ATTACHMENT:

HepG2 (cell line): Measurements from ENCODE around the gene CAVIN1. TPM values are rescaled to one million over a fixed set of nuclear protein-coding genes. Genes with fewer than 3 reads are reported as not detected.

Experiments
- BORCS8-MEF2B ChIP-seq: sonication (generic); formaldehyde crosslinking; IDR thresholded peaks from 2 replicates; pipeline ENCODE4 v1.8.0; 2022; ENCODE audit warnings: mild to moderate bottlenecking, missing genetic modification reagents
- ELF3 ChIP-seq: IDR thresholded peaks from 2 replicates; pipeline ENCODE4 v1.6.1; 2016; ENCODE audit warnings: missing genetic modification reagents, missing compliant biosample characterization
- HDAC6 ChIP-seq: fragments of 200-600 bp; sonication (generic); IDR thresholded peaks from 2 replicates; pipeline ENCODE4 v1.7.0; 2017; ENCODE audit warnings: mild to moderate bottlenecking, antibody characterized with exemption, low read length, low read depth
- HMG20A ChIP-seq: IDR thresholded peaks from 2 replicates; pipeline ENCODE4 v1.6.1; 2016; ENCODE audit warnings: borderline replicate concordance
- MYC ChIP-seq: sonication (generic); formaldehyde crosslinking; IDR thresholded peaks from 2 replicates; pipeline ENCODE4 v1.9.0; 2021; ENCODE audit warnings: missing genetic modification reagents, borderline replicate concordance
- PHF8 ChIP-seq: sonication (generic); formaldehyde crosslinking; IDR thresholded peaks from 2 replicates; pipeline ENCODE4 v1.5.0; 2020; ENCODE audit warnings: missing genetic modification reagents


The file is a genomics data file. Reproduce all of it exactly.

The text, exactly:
HepG2 (cell line): Measurements from ENCODE around the gene CAVIN1. TPM values are rescaled to one million over a fixed set of nuclear protein-coding genes. Genes with fewer than 3 reads are reported as not detected.

Experiments
- BORCS8-MEF2B ChIP-seq: sonication (generic); formaldehyde crosslinking; IDR thresholded peaks from 2 replicates; pipeline ENCODE4 v1.8.0; 2022; ENCODE audit warnings: mild to moderate bottlenecking, missing genetic modification reagents
- ELF3 ChIP-seq: IDR thresholded peaks from 2 replicates; pipeline ENCODE4 v1.6.1; 2016; ENCODE audit warnings: missing genetic modification reagents, missing compliant biosample characterization
- HDAC6 ChIP-seq: fragments of 200-600 bp; sonication (generic); IDR thresholded peaks from 2 replicates; pipeline ENCODE4 v1.7.0; 2017; ENCODE audit warnings: mild to moderate bottlenecking, antibody characterized with exemption, low read length, low read depth
- HMG20A ChIP-seq: IDR thresholded peaks from 2 replicates; pipeline ENCODE4 v1.6.1; 2016; ENCODE audit warnings: borderline replicate concordance
- MYC ChIP-seq: sonication (generic); formaldehyde crosslinking; IDR thresholded peaks from 2 replicates; pipeline ENCODE4 v1.9.0; 2021; ENCODE audit warnings: missing genetic modification reagents, borderline replicate concordance
- PHF8 ChIP-seq: sonication (generic); formaldehyde crosslinking; IDR thresholded peaks from 2 replicates; pipeline ENCODE4 v1.5.0; 2020; ENCODE audit warnings: missing genetic modification reagents